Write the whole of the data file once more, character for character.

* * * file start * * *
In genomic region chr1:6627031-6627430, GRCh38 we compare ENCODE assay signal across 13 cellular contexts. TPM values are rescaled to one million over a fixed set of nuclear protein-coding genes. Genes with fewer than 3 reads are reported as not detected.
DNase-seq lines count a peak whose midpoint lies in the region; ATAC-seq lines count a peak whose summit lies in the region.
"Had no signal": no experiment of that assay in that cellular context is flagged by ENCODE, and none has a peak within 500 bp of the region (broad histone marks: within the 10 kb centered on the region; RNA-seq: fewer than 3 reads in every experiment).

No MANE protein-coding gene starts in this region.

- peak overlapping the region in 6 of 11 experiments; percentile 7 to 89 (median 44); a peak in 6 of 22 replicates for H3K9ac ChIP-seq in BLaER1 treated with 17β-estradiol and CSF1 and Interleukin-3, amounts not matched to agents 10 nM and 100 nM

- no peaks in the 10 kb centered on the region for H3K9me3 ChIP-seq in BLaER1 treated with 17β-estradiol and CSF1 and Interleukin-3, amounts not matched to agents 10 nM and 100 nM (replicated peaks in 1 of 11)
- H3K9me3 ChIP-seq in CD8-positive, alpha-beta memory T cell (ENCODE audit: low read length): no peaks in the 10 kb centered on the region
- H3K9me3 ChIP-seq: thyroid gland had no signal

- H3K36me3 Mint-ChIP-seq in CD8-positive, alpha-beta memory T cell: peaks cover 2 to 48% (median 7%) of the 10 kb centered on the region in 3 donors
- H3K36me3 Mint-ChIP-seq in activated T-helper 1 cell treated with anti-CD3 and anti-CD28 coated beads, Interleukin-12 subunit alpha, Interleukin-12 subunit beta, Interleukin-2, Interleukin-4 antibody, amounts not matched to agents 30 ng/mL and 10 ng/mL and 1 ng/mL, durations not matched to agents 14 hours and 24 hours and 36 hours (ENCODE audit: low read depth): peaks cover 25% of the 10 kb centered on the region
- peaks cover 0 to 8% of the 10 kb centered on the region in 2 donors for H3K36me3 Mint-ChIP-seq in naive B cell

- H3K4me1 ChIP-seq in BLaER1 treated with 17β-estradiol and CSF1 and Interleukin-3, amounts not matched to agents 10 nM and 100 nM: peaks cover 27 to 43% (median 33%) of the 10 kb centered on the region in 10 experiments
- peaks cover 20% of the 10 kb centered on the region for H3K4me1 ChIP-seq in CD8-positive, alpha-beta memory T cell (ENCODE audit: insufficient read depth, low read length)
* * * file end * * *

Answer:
In genomic region chr1:6627031-6627430, GRCh38 we compare ENCODE assay signal across 13 cellular contexts. TPM values are rescaled to one million over a fixed set of nuclear protein-coding genes. Genes with fewer than 3 reads are reported as not detected.
DNase-seq lines count a peak whose midpoint lies in the region; ATAC-seq lines count a peak whose summit lies in the region.
"Had no signal": no experiment of that assay in that cellular context is flagged by ENCODE, and none has a peak within 500 bp of the region (broad histone marks: within the 10 kb centered on the region; RNA-seq: fewer than 3 reads in every experiment).

No MANE protein-coding gene starts in this region.

- peak overlapping the region in 6 of 11 experiments; percentile 7 to 89 (median 44); a peak in 6 of 22 replicates for H3K9ac ChIP-seq in BLaER1 treated with 17β-estradiol and CSF1 and Interleukin-3, amounts not matched to agents 10 nM and 100 nM

- no peaks in the 10 kb centered on the region for H3K9me3 ChIP-seq in BLaER1 treated with 17β-estradiol and CSF1 and Interleukin-3, amounts not matched to agents 10 nM and 100 nM (replicated peaks in 1 of 11)
- H3K9me3 ChIP-seq in CD8-positive, alpha-beta memory T cell (ENCODE audit: low read length): no peaks in the 10 kb centered on the region
- H3K9me3 ChIP-seq: thyroid gland had no signal

- H3K36me3 Mint-ChIP-seq in CD8-positive, alpha-beta memory T cell: peaks cover 2 to 48% (median 7%) of the 10 kb centered on the region in 3 donors
- H3K36me3 Mint-ChIP-seq in activated T-helper 1 cell treated with anti-CD3 and anti-CD28 coated beads, Interleukin-12 subunit alpha, Interleukin-12 subunit beta, Interleukin-2, Interleukin-4 antibody, amounts not matched to agents 30 ng/mL and 10 ng/mL and 1 ng/mL, durations not matched to agents 14 hours and 24 hours and 36 hours (ENCODE audit: low read depth): peaks cover 25% of the 10 kb centered on the region
- peaks cover 0 to 8% of the 10 kb centered on the region in 2 donors for H3K36me3 Mint-ChIP-seq in naive B cell

- H3K4me1 ChIP-seq in BLaER1 treated with 17β-estradiol and CSF1 and Interleukin-3, amounts not matched to agents 10 nM and 100 nM: peaks cover 27 to 43% (median 33%) of the 10 kb centered on the region in 10 experiments
- peaks cover 20% of the 10 kb centered on the region for H3K4me1 ChIP-seq in CD8-positive, alpha-beta memory T cell (ENCODE audit: insufficient read depth, low read length)